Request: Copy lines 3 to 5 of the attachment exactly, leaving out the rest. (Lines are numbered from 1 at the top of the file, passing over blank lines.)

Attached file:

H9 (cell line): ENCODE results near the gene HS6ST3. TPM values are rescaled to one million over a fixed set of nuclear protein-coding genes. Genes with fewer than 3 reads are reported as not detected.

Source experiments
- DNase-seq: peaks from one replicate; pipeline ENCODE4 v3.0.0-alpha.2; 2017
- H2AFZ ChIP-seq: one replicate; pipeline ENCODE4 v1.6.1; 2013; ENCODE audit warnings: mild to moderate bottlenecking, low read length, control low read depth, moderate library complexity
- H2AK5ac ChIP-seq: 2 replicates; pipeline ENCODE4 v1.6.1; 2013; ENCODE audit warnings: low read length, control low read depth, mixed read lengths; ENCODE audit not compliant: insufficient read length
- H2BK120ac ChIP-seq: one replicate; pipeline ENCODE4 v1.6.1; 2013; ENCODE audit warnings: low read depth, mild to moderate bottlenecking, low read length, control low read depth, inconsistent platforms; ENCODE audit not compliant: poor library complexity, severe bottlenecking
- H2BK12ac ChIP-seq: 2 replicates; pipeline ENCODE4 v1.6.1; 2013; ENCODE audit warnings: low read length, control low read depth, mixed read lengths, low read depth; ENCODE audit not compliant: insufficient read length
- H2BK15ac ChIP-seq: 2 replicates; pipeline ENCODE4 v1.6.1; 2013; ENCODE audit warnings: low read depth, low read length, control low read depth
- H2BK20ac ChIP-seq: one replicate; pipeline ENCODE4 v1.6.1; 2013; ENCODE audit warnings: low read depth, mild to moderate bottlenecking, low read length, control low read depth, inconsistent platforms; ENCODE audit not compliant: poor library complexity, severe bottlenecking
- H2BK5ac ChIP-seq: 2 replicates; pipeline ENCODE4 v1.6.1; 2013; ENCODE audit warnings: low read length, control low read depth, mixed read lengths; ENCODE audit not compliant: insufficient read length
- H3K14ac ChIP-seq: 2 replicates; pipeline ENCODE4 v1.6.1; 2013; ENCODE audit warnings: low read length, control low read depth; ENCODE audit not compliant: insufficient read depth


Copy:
- DNase-seq: peaks from one replicate; pipeline ENCODE4 v3.0.0-alpha.2; 2017
- H2AFZ ChIP-seq: one replicate; pipeline ENCODE4 v1.6.1; 2013; ENCODE audit warnings: mild to moderate bottlenecking, low read length, control low read depth, moderate library complexity
- H2AK5ac ChIP-seq: 2 replicates; pipeline ENCODE4 v1.6.1; 2013; ENCODE audit warnings: low read length, control low read depth, mixed read lengths; ENCODE audit not compliant: insufficient read length